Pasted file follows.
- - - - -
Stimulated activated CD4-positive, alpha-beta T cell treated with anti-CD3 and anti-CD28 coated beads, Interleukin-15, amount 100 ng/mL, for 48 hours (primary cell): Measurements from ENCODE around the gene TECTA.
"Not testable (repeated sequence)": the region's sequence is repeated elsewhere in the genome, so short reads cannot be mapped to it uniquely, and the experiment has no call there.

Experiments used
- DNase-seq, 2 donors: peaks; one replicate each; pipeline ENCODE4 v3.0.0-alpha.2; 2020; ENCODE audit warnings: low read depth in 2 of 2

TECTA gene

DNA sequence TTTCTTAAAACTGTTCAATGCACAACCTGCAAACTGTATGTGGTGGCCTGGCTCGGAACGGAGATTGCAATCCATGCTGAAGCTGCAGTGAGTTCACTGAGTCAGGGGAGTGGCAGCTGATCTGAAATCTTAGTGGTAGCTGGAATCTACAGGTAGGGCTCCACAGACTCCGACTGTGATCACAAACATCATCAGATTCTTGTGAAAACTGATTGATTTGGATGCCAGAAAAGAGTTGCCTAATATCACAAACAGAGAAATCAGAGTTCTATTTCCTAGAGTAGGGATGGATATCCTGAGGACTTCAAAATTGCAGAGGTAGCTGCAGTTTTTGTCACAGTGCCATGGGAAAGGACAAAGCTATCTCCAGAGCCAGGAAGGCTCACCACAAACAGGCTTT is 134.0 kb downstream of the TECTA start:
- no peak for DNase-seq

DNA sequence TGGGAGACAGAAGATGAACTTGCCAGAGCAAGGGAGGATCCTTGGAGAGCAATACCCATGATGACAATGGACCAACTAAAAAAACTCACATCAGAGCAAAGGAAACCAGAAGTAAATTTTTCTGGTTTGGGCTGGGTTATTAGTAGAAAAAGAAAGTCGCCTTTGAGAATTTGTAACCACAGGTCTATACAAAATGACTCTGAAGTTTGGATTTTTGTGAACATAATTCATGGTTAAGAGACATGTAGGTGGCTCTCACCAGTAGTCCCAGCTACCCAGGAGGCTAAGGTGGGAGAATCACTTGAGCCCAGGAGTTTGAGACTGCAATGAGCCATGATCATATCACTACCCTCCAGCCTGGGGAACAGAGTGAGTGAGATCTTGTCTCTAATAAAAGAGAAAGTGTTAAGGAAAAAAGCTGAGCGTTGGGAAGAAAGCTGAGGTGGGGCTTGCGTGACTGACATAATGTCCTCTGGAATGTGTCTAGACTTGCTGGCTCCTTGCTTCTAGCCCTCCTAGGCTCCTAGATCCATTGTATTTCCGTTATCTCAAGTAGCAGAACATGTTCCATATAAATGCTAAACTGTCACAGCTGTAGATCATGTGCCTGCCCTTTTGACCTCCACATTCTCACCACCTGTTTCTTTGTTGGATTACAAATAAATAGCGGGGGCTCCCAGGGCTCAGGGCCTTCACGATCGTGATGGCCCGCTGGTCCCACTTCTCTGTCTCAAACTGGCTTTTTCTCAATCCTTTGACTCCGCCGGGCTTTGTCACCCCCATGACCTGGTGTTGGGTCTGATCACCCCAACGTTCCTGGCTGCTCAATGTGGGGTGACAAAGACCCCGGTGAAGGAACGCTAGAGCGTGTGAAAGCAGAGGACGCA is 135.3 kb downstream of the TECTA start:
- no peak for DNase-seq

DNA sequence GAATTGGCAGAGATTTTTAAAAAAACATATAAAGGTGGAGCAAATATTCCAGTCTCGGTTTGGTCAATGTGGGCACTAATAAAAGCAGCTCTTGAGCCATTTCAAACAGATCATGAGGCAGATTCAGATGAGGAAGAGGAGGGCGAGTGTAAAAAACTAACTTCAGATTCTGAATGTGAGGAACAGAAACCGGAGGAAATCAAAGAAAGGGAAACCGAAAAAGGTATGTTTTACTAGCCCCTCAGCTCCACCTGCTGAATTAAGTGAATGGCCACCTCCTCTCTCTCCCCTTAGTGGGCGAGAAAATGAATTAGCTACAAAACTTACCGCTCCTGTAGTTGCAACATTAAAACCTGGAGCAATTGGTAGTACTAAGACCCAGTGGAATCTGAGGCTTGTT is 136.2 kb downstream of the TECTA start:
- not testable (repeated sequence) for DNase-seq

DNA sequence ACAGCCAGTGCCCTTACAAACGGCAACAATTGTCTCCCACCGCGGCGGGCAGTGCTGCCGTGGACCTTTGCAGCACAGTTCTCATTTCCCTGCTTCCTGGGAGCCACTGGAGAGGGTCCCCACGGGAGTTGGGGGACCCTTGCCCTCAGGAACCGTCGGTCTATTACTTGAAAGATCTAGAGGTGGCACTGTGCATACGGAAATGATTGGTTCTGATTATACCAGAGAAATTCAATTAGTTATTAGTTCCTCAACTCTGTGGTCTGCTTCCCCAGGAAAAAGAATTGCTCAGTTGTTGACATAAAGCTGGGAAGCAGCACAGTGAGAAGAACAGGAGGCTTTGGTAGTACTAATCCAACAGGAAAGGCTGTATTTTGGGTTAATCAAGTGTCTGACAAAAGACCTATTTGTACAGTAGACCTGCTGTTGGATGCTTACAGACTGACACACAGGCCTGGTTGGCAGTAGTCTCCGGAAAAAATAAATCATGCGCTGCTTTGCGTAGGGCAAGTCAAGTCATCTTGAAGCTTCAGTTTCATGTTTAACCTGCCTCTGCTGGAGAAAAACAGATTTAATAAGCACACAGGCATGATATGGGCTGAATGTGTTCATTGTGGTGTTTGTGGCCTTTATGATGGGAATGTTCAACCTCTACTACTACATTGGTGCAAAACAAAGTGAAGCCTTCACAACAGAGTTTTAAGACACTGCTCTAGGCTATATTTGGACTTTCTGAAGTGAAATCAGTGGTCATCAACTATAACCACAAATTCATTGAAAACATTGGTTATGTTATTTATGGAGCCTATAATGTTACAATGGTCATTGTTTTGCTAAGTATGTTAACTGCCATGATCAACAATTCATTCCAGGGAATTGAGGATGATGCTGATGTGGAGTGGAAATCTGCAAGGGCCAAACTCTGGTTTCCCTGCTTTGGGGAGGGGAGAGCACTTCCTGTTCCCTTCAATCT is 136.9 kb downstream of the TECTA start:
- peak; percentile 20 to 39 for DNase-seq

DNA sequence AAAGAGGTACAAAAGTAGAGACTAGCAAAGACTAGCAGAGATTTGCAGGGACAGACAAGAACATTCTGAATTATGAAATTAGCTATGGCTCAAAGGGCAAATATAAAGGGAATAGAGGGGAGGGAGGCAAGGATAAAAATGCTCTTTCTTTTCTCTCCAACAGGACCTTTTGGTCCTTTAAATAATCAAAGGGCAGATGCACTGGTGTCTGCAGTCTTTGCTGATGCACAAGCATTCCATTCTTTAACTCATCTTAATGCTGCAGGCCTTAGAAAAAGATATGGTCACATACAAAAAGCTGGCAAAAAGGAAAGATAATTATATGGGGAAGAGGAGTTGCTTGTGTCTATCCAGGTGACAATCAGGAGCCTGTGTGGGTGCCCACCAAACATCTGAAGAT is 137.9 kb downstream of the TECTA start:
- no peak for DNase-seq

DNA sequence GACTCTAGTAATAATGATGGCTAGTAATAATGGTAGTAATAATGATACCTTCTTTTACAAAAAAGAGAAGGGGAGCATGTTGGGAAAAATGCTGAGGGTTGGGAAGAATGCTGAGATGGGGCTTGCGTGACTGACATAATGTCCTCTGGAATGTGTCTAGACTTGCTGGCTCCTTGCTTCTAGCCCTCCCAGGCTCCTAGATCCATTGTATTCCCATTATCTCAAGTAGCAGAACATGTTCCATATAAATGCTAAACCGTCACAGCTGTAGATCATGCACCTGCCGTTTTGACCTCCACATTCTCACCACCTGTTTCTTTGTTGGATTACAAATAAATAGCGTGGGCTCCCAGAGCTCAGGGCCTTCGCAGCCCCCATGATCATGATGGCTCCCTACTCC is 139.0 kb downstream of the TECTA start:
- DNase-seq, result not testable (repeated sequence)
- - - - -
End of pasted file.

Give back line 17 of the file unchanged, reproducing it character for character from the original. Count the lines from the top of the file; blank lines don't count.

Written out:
- DNase-seq, result not testable (repeated sequence)